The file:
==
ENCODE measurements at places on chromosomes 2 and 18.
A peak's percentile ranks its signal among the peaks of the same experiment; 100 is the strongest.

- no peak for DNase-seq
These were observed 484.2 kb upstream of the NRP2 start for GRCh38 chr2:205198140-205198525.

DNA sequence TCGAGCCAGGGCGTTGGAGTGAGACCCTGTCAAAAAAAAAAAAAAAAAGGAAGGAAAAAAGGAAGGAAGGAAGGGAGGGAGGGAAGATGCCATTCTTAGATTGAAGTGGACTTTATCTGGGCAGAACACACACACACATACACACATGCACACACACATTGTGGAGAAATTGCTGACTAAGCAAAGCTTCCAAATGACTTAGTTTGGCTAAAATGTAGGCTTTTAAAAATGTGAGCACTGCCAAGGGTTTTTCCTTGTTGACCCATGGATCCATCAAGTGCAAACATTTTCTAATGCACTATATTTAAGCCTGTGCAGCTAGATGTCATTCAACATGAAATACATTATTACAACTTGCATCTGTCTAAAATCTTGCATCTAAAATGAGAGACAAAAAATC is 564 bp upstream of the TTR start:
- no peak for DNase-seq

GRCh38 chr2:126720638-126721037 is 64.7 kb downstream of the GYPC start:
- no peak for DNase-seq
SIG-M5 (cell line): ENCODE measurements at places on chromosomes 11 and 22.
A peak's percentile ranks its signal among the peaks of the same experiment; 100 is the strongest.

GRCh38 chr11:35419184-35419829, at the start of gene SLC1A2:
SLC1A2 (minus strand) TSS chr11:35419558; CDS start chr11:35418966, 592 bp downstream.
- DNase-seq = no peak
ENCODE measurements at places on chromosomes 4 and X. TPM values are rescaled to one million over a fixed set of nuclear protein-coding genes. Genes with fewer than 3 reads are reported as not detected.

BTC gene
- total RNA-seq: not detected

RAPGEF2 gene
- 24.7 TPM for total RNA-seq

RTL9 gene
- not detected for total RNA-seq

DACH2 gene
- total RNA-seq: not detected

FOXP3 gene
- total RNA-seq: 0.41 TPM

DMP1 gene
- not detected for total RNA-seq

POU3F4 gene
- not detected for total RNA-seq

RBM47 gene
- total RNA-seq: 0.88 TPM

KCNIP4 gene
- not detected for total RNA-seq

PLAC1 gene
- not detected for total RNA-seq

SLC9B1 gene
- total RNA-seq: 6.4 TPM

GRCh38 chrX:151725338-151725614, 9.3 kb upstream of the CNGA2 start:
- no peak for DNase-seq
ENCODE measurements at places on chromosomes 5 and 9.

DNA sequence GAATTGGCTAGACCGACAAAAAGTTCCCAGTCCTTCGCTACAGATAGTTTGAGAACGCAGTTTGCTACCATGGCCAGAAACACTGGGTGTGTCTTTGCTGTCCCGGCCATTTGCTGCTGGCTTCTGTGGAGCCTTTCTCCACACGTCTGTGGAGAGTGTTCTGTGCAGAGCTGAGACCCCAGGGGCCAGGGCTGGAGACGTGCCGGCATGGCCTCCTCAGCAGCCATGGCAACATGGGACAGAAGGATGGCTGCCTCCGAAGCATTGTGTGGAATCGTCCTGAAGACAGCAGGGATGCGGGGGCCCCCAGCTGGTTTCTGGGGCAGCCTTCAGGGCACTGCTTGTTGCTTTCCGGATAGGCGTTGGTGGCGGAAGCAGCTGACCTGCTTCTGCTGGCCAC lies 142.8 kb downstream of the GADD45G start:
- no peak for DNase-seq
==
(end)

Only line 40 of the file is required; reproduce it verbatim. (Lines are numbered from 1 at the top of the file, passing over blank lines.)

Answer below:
DNA sequence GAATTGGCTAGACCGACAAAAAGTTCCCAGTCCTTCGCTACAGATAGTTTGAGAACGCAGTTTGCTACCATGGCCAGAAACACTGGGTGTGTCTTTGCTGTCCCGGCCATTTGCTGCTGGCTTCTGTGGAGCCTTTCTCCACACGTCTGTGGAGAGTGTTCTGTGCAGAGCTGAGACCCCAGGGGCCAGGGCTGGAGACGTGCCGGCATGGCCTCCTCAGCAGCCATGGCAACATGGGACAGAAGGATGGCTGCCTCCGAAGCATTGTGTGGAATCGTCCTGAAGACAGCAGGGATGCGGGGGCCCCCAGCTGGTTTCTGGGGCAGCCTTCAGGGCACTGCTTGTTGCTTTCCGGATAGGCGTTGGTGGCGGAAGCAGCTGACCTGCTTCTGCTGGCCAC lies 142.8 kb downstream of the GADD45G start: